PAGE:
Semi-Automatic Optimization of Hardware Architectures in Embedded Systems

Thaden, Eike Martin
The effort for the development of a safety-critical embedded system can be reduced tremendously if a similar existing system is used as basis which is then extended by additional functionality. However, this is a very challenging task because in general for both the already integrated and the new parts of such a system complex constraints have to be satisfied to guarantee their correct functionality. Furthermore, larger embedded systems are typically realized as distributed systems with multiple processors connected by a complex communication infrastructure. This leads to a huge number of design alternatives suitable for the extension of such a system thus complicating the manual search for cost-efficient solutions or even rendering it impossible. Searching entirely automatically is not too promising as well because usually lots of informal requirements have to be satisfied, some of which are concretized while already searching for possible solutions. In this work a semi-automatic approach for the optimization of hardware architectures of embedded systems is presented that supports developers in extending existing systems by adding additional functionality implemented as software tasks. The two-tier optimization process explores the design space defined by constraints for valid allocations of the software tasks to the hardware architecture. If necessary, existing processors can be replaced by more powerful ones or additional processors can be integrated while aiming for a cost-efficient hardware architecture. The optimization approach exploits that larger embedded systems typically use a hierarchical structure where the hardware architecture is composed from hardware subsystems: Firstly, a global (system-wide) optimization step computes pre-allocations of all additional software tasks onto subsystems based on an abstract characterization of the required and provided computation capacity. Separately for each subsystem, the pre-allocated tasks are then allocated to processors by local optimization steps under consideration of all subsystem-specific constraints. Software tasks that could not be allocated are handed back to the global tier for being allocated in later iterations. Exact optimization methods are presented for both the global and the local optimization steps. Finally, the results of an extensive evaluation based on three benchmarks are presented. In this evaluation both optimization methods have been compared with alternative approaches.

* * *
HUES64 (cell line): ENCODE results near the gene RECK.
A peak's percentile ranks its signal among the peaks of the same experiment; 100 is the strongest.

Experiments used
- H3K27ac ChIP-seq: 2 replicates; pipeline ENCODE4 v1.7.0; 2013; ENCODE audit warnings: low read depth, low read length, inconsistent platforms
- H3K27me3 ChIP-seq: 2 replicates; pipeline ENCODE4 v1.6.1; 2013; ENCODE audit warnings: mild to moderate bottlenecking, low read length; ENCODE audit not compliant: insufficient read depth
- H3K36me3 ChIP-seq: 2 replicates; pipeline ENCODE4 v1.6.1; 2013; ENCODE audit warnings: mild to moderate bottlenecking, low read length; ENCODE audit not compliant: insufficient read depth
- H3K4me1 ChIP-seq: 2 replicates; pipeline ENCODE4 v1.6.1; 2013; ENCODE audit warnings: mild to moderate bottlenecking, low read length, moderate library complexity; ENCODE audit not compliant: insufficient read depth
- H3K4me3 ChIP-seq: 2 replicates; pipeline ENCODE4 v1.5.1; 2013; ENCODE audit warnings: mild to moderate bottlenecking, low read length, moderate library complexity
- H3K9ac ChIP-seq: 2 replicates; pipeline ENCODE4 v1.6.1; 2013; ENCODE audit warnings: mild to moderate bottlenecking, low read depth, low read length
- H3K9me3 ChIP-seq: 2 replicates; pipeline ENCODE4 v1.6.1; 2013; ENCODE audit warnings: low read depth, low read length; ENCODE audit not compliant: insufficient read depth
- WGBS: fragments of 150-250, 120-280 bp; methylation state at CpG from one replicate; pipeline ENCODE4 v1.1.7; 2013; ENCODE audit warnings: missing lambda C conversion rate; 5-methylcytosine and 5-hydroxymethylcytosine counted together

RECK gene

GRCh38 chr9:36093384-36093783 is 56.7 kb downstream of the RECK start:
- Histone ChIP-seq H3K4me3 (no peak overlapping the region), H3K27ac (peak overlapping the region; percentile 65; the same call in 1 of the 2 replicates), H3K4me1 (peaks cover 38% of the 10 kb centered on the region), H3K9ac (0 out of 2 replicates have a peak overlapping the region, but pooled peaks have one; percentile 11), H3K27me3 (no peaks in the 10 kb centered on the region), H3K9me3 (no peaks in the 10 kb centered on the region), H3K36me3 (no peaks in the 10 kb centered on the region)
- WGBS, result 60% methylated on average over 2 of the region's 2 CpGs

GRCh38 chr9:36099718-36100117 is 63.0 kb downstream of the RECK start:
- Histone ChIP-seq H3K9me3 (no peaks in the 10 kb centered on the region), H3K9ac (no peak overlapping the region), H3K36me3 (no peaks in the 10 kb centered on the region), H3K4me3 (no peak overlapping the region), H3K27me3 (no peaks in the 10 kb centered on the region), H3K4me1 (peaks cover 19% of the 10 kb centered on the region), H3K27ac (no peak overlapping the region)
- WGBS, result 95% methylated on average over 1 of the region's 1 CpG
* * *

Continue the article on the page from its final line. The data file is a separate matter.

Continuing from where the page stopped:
06 / 2013
Software Platform Embedded Systems 2020_XT